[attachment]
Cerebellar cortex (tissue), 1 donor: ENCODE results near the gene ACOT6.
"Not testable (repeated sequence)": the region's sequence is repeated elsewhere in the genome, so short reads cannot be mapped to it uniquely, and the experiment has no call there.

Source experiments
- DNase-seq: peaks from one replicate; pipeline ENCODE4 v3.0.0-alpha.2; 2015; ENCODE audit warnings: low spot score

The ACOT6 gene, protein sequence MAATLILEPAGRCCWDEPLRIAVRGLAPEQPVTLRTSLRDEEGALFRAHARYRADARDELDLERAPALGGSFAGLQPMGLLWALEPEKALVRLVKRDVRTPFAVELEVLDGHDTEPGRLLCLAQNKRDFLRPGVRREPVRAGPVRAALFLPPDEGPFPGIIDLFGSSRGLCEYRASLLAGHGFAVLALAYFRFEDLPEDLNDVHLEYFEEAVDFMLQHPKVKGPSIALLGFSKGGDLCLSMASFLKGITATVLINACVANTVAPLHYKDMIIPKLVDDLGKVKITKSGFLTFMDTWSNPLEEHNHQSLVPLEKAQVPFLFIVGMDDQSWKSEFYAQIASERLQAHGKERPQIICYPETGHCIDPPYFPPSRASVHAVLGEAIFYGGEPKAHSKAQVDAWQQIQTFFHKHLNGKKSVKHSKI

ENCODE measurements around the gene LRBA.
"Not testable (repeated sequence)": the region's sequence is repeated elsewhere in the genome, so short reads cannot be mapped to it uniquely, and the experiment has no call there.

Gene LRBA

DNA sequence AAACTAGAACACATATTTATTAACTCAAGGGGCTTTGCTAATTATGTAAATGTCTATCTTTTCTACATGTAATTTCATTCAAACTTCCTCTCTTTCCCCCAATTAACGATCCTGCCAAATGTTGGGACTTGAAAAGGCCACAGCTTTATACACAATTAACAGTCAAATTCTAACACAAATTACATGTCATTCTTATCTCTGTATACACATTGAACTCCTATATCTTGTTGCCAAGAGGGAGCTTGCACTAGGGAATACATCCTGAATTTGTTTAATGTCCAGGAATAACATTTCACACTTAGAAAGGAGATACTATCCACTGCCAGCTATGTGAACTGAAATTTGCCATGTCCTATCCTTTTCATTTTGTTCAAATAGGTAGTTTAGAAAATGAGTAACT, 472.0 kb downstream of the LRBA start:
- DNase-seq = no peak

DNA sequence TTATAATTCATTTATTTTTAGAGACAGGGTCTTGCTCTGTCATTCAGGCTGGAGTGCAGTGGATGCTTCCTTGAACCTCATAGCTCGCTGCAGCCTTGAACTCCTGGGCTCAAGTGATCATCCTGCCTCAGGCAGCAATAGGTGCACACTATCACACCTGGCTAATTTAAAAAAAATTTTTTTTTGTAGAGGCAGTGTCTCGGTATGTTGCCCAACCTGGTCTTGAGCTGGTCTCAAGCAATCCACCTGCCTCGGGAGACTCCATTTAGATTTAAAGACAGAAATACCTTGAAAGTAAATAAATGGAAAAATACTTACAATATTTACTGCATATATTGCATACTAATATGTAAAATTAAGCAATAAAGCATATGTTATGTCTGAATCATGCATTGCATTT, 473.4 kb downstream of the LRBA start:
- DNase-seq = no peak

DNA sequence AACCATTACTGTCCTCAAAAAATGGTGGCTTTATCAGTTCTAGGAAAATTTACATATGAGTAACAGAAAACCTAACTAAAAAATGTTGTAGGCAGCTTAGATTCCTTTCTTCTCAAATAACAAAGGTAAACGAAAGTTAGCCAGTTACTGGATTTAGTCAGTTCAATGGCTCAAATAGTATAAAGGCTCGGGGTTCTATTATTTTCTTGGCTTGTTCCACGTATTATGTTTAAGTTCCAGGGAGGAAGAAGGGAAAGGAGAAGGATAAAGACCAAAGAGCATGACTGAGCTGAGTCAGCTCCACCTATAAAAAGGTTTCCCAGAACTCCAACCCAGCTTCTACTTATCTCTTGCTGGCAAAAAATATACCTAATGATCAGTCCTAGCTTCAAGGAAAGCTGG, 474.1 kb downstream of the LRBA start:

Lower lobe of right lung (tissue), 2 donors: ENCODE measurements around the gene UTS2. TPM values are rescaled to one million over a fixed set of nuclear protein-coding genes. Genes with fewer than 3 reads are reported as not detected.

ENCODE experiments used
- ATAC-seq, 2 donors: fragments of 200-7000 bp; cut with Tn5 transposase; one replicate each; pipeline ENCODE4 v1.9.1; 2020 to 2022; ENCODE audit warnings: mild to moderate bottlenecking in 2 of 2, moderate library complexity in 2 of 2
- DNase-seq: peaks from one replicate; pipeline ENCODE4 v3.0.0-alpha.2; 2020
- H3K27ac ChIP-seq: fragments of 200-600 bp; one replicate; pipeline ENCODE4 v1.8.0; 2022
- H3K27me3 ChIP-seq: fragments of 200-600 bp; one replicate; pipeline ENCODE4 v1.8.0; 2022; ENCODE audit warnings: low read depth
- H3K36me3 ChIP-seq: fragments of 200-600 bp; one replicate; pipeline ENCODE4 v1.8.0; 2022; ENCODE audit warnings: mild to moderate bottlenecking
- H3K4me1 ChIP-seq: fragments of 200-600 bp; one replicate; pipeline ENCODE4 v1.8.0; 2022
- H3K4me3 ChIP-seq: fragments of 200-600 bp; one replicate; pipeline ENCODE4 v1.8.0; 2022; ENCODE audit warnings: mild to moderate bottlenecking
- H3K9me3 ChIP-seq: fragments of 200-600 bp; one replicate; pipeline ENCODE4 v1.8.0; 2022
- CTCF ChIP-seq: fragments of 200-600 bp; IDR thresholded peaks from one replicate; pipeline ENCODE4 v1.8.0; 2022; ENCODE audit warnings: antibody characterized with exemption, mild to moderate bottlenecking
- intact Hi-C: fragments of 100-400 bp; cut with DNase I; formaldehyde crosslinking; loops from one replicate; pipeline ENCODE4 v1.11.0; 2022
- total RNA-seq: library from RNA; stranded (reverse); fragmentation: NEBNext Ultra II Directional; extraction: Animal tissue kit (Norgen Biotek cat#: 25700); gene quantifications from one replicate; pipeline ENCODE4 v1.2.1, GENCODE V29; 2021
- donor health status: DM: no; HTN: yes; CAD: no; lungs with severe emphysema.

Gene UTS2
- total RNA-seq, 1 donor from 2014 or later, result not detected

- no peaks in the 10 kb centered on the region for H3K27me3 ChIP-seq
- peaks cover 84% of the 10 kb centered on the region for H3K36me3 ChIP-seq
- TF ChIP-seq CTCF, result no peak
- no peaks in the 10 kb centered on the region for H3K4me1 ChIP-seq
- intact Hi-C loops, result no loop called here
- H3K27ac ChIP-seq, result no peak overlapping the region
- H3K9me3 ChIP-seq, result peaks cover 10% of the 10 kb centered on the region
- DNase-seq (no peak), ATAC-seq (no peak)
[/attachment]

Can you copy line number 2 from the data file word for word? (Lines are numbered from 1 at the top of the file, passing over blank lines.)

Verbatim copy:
"Not testable (repeated sequence)": the region's sequence is repeated elsewhere in the genome, so short reads cannot be mapped to it uniquely, and the experiment has no call there.